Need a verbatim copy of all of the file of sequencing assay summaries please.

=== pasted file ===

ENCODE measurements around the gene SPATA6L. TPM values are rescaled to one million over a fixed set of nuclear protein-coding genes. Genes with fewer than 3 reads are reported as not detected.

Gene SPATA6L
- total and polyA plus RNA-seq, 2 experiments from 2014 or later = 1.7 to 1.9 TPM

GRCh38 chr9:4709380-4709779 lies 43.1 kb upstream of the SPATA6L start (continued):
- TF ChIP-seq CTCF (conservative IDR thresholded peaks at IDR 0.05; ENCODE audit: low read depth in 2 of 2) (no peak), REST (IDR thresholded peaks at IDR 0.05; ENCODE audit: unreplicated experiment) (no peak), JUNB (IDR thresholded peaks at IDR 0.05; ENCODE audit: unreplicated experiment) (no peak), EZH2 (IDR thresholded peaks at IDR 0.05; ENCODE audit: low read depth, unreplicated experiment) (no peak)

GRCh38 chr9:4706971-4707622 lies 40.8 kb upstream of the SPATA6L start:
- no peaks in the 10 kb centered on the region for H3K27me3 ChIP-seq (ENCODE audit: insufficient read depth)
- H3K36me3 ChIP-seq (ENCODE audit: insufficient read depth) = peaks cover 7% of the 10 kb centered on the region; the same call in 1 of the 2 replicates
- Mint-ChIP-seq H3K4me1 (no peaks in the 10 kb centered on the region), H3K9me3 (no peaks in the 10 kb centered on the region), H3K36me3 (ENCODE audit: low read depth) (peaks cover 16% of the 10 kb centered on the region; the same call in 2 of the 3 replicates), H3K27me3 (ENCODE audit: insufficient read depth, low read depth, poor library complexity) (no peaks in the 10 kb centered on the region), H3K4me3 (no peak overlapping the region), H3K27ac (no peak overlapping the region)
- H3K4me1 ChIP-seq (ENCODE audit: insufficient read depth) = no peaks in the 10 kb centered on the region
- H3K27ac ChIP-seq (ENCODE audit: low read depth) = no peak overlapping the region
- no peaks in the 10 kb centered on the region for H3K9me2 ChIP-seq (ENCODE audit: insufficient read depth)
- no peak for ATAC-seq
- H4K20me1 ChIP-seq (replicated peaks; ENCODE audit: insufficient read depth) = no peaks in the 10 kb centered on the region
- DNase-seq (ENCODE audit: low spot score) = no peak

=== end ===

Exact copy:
ENCODE measurements around the gene SPATA6L. TPM values are rescaled to one million over a fixed set of nuclear protein-coding genes. Genes with fewer than 3 reads are reported as not detected.

Gene SPATA6L
- total and polyA plus RNA-seq, 2 experiments from 2014 or later = 1.7 to 1.9 TPM

GRCh38 chr9:4709380-4709779 lies 43.1 kb upstream of the SPATA6L start (continued):
- TF ChIP-seq CTCF (conservative IDR thresholded peaks at IDR 0.05; ENCODE audit: low read depth in 2 of 2) (no peak), REST (IDR thresholded peaks at IDR 0.05; ENCODE audit: unreplicated experiment) (no peak), JUNB (IDR thresholded peaks at IDR 0.05; ENCODE audit: unreplicated experiment) (no peak), EZH2 (IDR thresholded peaks at IDR 0.05; ENCODE audit: low read depth, unreplicated experiment) (no peak)

GRCh38 chr9:4706971-4707622 lies 40.8 kb upstream of the SPATA6L start:
- no peaks in the 10 kb centered on the region for H3K27me3 ChIP-seq (ENCODE audit: insufficient read depth)
- H3K36me3 ChIP-seq (ENCODE audit: insufficient read depth) = peaks cover 7% of the 10 kb centered on the region; the same call in 1 of the 2 replicates
- Mint-ChIP-seq H3K4me1 (no peaks in the 10 kb centered on the region), H3K9me3 (no peaks in the 10 kb centered on the region), H3K36me3 (ENCODE audit: low read depth) (peaks cover 16% of the 10 kb centered on the region; the same call in 2 of the 3 replicates), H3K27me3 (ENCODE audit: insufficient read depth, low read depth, poor library complexity) (no peaks in the 10 kb centered on the region), H3K4me3 (no peak overlapping the region), H3K27ac (no peak overlapping the region)
- H3K4me1 ChIP-seq (ENCODE audit: insufficient read depth) = no peaks in the 10 kb centered on the region
- H3K27ac ChIP-seq (ENCODE audit: low read depth) = no peak overlapping the region
- no peaks in the 10 kb centered on the region for H3K9me2 ChIP-seq (ENCODE audit: insufficient read depth)
- no peak for ATAC-seq
- H4K20me1 ChIP-seq (replicated peaks; ENCODE audit: insufficient read depth) = no peaks in the 10 kb centered on the region
- DNase-seq (ENCODE audit: low spot score) = no peak